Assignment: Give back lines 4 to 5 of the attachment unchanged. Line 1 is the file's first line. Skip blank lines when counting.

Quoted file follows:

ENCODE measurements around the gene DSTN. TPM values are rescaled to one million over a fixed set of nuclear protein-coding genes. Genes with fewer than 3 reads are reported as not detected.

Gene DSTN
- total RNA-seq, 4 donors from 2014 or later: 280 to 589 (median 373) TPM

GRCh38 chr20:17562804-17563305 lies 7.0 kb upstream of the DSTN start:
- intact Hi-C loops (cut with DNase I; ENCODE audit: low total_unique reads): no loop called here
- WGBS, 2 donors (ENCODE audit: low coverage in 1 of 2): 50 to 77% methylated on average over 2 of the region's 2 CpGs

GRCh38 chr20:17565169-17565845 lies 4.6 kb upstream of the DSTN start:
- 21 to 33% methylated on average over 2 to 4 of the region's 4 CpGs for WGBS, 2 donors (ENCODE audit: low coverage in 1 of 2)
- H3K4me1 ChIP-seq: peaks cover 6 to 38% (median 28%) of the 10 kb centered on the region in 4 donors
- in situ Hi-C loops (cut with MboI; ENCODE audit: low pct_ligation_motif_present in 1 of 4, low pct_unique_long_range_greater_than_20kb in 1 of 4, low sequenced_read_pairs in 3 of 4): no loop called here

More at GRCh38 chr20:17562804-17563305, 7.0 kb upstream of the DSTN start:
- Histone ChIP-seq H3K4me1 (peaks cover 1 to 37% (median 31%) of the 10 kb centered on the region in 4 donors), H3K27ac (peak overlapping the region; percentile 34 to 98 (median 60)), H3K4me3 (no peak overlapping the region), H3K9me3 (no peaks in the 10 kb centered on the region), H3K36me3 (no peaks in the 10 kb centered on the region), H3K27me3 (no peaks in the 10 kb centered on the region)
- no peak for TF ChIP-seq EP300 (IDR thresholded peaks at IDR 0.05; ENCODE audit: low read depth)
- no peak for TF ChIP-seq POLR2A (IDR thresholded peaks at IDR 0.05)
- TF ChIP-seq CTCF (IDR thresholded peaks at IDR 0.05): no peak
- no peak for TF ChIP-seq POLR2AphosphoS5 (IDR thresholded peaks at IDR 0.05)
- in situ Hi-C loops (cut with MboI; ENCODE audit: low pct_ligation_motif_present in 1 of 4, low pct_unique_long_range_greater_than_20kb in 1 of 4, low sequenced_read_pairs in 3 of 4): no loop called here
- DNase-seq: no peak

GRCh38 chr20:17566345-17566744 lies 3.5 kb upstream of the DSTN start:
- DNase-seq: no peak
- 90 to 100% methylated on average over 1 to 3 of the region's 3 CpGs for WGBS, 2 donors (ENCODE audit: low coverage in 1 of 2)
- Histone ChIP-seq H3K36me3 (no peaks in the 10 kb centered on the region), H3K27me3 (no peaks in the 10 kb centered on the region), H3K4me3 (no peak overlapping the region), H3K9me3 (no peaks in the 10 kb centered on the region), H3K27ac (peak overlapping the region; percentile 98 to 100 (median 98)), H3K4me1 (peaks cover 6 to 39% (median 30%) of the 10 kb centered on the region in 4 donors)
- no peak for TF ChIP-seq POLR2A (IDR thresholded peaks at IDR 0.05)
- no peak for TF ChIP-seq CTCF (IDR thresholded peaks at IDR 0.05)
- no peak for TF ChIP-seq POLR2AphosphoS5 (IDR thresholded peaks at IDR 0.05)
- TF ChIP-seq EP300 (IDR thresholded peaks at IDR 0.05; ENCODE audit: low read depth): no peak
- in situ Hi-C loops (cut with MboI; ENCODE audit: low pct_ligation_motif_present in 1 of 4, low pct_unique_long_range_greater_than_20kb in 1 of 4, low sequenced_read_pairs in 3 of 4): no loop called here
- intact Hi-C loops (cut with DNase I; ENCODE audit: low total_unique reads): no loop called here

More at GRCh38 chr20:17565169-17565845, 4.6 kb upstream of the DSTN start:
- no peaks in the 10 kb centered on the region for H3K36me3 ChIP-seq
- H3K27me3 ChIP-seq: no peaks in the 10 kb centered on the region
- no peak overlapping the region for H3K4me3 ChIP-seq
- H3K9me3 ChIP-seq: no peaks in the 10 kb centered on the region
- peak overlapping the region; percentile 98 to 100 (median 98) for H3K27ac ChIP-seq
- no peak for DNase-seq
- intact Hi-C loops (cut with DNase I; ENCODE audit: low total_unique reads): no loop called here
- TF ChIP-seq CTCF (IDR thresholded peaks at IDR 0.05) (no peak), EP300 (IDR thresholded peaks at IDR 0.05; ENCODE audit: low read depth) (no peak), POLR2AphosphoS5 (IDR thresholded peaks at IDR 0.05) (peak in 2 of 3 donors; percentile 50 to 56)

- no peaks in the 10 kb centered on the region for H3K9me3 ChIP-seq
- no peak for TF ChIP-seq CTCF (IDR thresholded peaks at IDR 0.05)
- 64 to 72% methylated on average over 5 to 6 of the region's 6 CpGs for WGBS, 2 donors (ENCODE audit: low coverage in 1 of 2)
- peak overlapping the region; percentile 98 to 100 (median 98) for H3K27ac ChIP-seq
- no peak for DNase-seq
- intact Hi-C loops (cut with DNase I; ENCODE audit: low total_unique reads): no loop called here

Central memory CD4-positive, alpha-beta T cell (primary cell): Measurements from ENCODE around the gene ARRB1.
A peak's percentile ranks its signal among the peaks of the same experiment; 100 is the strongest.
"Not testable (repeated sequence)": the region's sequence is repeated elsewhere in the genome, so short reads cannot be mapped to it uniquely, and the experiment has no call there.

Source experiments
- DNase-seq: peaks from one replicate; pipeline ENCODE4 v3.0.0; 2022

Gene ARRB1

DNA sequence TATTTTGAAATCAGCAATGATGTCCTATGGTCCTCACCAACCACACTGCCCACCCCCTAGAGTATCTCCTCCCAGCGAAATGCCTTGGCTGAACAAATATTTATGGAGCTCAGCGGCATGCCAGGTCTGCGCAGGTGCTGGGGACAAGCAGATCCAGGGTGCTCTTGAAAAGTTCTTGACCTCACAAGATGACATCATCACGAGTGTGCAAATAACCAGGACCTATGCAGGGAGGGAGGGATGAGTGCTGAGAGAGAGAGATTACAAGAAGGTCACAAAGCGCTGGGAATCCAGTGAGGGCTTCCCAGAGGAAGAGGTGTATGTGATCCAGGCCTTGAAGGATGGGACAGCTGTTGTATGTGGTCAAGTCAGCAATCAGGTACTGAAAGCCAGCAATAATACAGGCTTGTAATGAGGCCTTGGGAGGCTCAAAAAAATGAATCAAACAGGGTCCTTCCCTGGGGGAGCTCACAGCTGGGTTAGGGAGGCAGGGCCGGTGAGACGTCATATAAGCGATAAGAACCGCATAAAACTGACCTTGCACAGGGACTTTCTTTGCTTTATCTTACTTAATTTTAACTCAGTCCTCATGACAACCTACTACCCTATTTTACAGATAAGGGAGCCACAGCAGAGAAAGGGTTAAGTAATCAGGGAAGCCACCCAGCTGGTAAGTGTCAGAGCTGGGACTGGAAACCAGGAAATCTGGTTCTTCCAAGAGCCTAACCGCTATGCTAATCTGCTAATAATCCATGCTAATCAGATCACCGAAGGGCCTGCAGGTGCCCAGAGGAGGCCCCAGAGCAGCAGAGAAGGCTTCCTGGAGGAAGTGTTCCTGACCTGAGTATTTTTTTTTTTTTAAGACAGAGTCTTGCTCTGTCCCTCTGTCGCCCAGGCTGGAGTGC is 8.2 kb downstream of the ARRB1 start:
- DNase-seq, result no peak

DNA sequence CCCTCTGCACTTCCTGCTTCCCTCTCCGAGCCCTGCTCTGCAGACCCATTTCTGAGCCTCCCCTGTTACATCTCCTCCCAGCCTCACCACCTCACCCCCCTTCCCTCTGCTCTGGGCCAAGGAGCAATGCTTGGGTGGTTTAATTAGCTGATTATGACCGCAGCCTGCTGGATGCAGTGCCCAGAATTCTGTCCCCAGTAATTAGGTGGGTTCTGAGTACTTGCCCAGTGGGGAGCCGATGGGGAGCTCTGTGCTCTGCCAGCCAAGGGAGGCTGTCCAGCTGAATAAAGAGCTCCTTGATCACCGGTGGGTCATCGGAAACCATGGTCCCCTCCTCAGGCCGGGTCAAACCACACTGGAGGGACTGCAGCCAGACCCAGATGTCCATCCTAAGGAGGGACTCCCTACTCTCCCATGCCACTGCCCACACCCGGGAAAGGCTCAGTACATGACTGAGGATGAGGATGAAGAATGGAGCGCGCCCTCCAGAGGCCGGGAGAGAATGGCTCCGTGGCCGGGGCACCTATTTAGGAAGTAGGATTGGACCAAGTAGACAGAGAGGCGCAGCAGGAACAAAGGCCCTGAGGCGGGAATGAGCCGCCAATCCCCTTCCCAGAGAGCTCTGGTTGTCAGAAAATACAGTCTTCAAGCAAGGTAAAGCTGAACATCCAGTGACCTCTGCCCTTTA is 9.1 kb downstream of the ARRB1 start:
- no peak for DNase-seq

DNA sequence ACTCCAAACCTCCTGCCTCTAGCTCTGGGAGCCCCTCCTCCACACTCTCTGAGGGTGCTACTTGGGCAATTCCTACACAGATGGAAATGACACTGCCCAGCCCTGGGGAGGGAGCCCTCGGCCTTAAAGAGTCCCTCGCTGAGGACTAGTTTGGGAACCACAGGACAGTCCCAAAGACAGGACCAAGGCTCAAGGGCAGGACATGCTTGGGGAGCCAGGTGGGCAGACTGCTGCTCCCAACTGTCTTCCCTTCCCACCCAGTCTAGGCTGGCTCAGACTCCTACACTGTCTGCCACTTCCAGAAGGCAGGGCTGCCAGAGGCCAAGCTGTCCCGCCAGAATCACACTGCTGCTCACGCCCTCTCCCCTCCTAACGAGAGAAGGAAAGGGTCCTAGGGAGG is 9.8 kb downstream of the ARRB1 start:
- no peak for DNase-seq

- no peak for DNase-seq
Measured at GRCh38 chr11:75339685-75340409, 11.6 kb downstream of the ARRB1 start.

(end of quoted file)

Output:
GRCh38 chr20:17562804-17563305 lies 7.0 kb upstream of the DSTN start:
- intact Hi-C loops (cut with DNase I; ENCODE audit: low total_unique reads): no loop called here